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Biden's Possible Recognition of So-Called 'Armenian Genocide' Will Harm US-Turkey Ties

By Mushvig Mehdiyev April 23, 2021


A man holding a Turkish flag. / Uriel Sinai / Getty Images

A possible recognition by the US President Joe Biden of the alleged “Armenian genocide” more than a century ago is expected to further complicate the already tense relations between Ankara and Washington.

Pro-Armenian American lawmakers and Armenian-American activists are actively lobbying President Biden's administration to recognize the alleged massacre of Armenians as an act of “genocide” on or before the commemoration of the events on April 24. Although Biden is largely expected to use the word “genocide,” some sources familiar with the issue claim that he can make a U-turn at the last minute, according to Reuters.

However, the Turkish authorities have already warned the Biden administration to refrain from such a decision in order to save Washington's relationship with Ankara. Turkish Foreign Minister Mevlut Cavusoglu said on Tuesday that by recognizing the killings of Armenians in the Ottoman Empire as genocide, President Biden would further harm already strained ties between the two NATO allies.

"Statements that have no legal binding will have no benefit, but they will harm ties," Reuters quoted Cavusoglu as saying. "If the United States wants to worsen ties, the decision is theirs,” he said, adding that Washington should respect international law.

Turkey accepts that some part of Armenians living in the Ottoman Empire died in clashes during the First World War but calls for an open investigation into the figures claimed by Armenia and denies that a deliberate systematic massacre against Armenians took place. Turkish authorities have repeatedly called for opening the archives jointly with Armenia, a proposal that was adamantly rejected by the Armenian government. Armenian sources claim 1.5 million deaths as a result of the massacres that allegedly took place during the reign of the Ottoman Empire in 1915.

Analysts are also convinced that the recognition of the so-called “Armenian genocide” by the Biden administration is a serious challenge for the United States' relationship with Turkey – NATO’s powerful key ally and a southern powerhouse. Others believe that Washington will not receive any foreign policy benefits from this recognition even in the light of its relations with Armenia given that both foreign and domestic policy of Armenia is overseen by Russia – Washington's adversary.

Dr. Kadir Ertach Chelik, an advisor on the Turkish-American relations at the Turkish think-tank ANKASAM, says such a decision by the Biden administration could help Armenians win anti-Turkish trials in American courts and subsequently lead to Turkey’s revision of its relations with Washington and NATO.

“Previously, similar lawsuits were rejected on the grounds that the 'genocide' allegation was not accepted by the president [of the United States]. However, if Biden recognizes the so-called 'genocide', the trials will probably result against Turkey,” Chelik told Caspian News. “Turkey will righteously reject these decisions. And can eventually start new cooperation in its Caucasus, Black Sea, and Middle East geopolitical agendas, including with Russia and other anti-US and anti-Western regional players.”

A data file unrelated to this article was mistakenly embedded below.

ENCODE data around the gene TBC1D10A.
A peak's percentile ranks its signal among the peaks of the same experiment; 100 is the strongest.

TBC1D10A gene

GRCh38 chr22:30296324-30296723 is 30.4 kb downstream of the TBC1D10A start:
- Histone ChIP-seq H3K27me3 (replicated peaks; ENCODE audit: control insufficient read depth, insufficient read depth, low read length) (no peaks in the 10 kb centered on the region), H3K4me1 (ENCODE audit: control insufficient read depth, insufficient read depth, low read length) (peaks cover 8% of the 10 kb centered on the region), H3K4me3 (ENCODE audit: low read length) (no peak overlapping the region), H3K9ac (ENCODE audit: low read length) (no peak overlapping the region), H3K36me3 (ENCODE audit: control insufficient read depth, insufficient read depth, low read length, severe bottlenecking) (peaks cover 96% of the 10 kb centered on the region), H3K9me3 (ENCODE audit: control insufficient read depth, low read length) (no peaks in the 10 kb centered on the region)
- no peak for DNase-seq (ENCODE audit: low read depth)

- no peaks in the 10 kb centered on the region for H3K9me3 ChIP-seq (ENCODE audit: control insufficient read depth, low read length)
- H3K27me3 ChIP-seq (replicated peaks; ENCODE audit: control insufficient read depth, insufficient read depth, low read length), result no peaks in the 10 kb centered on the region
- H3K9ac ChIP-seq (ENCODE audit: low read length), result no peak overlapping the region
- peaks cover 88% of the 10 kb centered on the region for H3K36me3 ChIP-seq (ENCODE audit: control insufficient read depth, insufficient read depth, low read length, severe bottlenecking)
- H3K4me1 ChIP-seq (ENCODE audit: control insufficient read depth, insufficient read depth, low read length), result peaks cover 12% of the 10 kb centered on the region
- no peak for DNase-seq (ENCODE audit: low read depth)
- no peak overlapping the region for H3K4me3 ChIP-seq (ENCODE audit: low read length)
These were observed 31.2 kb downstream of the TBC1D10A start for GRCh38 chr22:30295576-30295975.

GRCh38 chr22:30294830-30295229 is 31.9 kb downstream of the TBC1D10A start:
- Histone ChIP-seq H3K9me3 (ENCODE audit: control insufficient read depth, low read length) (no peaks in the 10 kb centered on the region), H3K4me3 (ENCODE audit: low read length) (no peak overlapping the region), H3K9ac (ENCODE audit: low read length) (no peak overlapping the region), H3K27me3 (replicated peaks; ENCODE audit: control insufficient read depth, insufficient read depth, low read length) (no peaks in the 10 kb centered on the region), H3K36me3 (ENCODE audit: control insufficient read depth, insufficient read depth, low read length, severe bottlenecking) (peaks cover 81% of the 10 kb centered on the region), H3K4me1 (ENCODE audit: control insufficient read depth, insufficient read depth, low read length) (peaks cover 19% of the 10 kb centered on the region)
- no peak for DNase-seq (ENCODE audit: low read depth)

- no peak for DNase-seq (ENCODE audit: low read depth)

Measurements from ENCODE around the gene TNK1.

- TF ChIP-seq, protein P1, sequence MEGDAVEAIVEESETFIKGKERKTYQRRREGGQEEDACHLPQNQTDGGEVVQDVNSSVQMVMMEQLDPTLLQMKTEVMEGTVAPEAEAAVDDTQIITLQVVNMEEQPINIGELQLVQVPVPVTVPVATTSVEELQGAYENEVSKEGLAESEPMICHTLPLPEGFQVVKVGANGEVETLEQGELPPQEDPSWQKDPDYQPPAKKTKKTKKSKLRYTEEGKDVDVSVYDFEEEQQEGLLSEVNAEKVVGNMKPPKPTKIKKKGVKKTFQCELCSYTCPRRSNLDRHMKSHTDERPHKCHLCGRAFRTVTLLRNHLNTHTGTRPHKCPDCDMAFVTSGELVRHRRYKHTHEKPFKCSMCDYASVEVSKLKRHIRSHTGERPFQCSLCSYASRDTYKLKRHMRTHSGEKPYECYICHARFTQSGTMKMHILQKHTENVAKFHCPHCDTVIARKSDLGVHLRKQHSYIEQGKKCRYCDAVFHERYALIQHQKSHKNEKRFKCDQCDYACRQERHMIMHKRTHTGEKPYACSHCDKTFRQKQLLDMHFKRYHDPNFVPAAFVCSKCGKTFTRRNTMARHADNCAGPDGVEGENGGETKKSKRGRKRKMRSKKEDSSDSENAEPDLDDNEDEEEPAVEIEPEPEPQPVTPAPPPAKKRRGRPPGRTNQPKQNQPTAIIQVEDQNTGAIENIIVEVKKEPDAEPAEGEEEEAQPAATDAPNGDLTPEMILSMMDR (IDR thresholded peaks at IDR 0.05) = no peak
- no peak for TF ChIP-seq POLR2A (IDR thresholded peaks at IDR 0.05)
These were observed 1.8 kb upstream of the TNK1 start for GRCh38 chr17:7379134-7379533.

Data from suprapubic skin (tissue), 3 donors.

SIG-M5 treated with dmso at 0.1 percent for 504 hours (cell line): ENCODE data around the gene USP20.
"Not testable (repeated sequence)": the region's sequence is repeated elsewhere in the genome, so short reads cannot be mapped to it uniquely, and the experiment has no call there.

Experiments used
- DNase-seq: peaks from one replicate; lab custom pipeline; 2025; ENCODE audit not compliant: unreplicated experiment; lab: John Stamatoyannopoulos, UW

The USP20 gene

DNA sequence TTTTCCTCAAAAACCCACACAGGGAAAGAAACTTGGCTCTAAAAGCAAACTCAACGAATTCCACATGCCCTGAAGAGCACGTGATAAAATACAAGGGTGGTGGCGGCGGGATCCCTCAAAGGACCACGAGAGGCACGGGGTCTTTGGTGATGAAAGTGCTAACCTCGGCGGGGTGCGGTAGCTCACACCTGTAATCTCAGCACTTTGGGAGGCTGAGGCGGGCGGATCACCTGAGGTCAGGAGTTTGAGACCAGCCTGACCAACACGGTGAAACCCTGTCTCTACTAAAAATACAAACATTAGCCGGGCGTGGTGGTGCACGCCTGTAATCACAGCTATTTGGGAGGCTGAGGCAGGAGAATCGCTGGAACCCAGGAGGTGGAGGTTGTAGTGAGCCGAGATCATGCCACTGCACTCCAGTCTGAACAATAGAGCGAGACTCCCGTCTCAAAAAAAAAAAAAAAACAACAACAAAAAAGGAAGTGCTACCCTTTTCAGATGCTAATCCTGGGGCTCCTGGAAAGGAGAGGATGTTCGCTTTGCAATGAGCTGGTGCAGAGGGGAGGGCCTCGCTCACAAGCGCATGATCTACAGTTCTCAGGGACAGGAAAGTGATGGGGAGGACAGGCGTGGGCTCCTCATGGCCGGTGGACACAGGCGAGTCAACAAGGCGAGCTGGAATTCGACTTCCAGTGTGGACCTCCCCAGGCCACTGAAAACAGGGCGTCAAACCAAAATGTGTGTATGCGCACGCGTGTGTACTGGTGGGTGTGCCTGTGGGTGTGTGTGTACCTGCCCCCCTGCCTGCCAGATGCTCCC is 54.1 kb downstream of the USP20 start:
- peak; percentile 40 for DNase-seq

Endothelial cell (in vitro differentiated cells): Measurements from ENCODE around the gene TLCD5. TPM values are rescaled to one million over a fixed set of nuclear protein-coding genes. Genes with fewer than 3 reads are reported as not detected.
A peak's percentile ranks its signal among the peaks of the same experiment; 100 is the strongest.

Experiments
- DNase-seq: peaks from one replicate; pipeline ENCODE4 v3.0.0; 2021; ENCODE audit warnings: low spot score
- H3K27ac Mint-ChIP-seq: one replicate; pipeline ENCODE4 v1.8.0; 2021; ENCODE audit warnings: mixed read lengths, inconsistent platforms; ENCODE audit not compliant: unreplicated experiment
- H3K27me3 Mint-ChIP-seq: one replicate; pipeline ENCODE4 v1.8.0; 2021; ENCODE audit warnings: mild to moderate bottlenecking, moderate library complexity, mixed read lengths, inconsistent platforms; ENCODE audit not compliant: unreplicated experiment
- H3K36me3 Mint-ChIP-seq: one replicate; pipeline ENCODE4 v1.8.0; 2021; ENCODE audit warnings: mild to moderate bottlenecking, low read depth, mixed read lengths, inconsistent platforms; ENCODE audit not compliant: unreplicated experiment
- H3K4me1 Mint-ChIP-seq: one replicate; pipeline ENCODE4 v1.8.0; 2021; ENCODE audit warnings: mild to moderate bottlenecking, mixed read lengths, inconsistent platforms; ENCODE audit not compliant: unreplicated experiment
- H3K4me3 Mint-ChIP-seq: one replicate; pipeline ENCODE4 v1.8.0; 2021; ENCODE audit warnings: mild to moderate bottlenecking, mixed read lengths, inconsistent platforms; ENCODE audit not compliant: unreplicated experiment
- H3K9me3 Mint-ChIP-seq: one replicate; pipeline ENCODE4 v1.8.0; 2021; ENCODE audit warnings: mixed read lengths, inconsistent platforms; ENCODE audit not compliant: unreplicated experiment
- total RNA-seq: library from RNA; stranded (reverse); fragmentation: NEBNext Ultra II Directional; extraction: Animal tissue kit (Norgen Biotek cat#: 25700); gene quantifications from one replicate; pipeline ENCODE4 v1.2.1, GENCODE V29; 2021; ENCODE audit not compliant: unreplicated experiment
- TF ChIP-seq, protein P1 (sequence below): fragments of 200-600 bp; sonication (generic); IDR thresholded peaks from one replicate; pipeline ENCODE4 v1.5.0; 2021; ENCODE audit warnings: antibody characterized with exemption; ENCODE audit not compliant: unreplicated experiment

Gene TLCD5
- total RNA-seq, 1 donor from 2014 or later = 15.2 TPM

Turkey denies the so-called genocide claims of Armenia and points to fact-based interpretations of the history. According to Turkish sources, demographic studies prove that prior to World War I, quite fewer than 1.5 million Armenians lived in the entire Ottoman Empire, which proves Armenia’s claims wrong. Ankara accuses Yerevan of deriving, what it represents as so-called facts, from dubious and prejudicial sources and maintaining refusal of opening its archives for investigation. The British convened the Malta Tribunals to try Ottoman officials for crimes against Armenians, but all of the accused were acquitted.

Dr. Chelik believes that such historical truths are ignored by the US administration, which is unaware of the seriousness of the consequences and is acting with ideological ambitions in order to please the Armenian lobbies and political groups within the country.

“Turkey’s existence in NATO bloc and continuation of its role in Western security is important to the overall strategy of the US. In addition, removal of Turkey, which stands in the center of the Russia-Ukraine crisis - a major global issue, from the US-NATO line is quite risky from Washington’s point of view,” Chelik said.

Turkish President Recep Tayyip Erdogan’s remarks about the closure of the Incirlik Air Base and Kürecik Radar Station in southeastern Turkey send a clear message to the US about the possible implications of recognizing the so-called genocide, according to Chelik.

Incirlik is one of the strategic airbases of the US Air Force outside the US territory. It is an important base in NATO’s Southern Region that plays a key role in NATO and US missions and operations in the Middle East. The significance of the Kürecik Radar Station for Washington is that the AN/TPY-2 radar (Army/Navy Transportable Surveillance) deployed there can shield ballistic missiles fired from Russia and Iran and protect NATO member countries.